Methods to assess and improve the uptake of core outcome sets



Hughes, Karen
(2021) Methods to assess and improve the uptake of core outcome sets. Doctor of Philosophy thesis, University of Liverpool.

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Abstract

Introduction and aims Core outcomes sets (COS) are agreed, standardised sets of outcomes that should be measured and reported, as a minimum, in all clinical trials of a specific area of health or health care. COS have the potential to reduce research waste by improving the selection and reporting of outcomes in randomised controlled trials (RCTs), but this reduction in waste will only be realised if researchers choosing outcomes for RCTs include COS in their studies. The continuous development of COS, without uptake, could itself result in research waste. This thesis examined the extent to which COS are used across different areas of health, also investigating the methods used to assess uptake, and explored barriers and facilitators to the implementation of COS to inform the development of interventions to improve uptake. Methods A systematic review to identify studies that had evaluated the uptake of a COS was undertaken. An assessment of citation analysis as an approach to assess COS uptake was carried out. A review of National Institute for Health Research Health Technology Assessment (NIHR HTA) RCT funding applications was undertaken, followed by a survey of chief investigators (CIs), to investigate the impact of a funder’s recommendation to use COS. Qualitative interviews with CIs of NIHR HTA-funded RCTs explored the barriers and facilitators to COS uptake. Results The systematic review identified 26 studies that had assessed uptake of 17/337 (5%) COS. Uptake rates varied across health areas with 0% RCTs (gout) and 82% RCTs (rheumatoid arthritis) having measured the full COS. Variation was also found in the uptake of individual COS outcomes. The assessment of citation analysis to evaluate COS uptake found that RCTs measuring the COS made up a small proportion of the citations received by COS reports. Not all RCTs citing a COS report measured all of the recommended outcomes. Some RCTs cited the COS reports for other design issues that had been addressed. Ninety-five RCT funding applications submitted to the NIHR HTA for 2012-2015 were examined and nine applicants (10%) stated in their application that they had searched the Core Outcome Measures for Effectiveness Trials (COMET) Initiative database for a COS as recommended by the funder. In a follow up survey, a further eight applicants (8%) stated that they had searched the database. An additional 19 applicants (20%) searched for a COS using another source, e.g. a literature search. Thirteen interviews were conducted with CIs of NIHR HTA-funded RCTs. Barriers and facilitators to COS uptake were identified relating to the behaviour of CIs, such as their awareness of COS, the characteristics of COS, such as patient burden, and the opportunities provided by organisations in the wider health research system, such as funders. Conclusions Few studies have assessed the uptake of COS and further studies are needed across more areas of health. Funders of RCTs can have an impact on the uptake of COS but more steps can be taken to increase this impact. The barriers and facilitators to COS uptake can be addressed by behaviour change interventions, the COS development process and the wider research system.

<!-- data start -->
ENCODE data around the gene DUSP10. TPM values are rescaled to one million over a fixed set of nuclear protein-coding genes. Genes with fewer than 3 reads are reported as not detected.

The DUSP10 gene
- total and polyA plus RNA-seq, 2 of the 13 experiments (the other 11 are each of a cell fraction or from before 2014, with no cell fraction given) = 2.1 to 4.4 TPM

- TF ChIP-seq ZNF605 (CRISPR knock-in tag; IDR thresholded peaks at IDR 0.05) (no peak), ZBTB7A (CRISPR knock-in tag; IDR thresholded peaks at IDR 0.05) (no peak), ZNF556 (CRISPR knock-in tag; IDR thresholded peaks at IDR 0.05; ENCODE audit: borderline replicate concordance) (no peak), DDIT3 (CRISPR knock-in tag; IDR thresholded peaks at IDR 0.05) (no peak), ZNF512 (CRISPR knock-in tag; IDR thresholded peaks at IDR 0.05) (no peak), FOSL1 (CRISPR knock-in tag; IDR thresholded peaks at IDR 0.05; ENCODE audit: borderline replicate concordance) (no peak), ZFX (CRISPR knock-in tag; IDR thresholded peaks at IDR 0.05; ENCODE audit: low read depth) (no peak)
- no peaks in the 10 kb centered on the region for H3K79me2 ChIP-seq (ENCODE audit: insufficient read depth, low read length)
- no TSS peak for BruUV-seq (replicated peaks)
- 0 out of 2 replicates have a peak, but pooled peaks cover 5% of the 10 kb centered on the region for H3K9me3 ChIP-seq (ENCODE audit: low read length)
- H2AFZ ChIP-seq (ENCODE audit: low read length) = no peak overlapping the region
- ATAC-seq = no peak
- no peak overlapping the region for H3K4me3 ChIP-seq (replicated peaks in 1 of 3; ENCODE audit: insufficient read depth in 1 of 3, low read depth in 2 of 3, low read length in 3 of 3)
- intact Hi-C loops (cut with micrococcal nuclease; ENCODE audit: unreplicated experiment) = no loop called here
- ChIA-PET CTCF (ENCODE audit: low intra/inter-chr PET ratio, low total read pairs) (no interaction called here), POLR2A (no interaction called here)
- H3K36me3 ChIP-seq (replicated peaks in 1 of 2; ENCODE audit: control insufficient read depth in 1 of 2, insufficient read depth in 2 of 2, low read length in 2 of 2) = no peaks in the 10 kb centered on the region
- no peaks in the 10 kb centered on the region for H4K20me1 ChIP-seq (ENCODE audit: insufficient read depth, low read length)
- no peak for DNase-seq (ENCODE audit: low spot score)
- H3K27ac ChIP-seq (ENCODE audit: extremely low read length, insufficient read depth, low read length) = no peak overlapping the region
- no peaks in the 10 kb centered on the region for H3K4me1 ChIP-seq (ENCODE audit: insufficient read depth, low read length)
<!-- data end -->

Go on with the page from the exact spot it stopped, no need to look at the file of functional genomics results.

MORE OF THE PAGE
Item Type: Thesis (Doctor of Philosophy)
Divisions: Faculty of Health and Life Sciences
Faculty of Health and Life Sciences > Institute of Population Health
Depositing User: Symplectic Admin
Date Deposited: 07 Sep 2021 12:53
Last Modified: 03 Aug 2022 00:16
DOI: 10.17638/03128102
Supervisors:
URI: https://livrepository.liverpool.ac.uk/id/eprint/3128102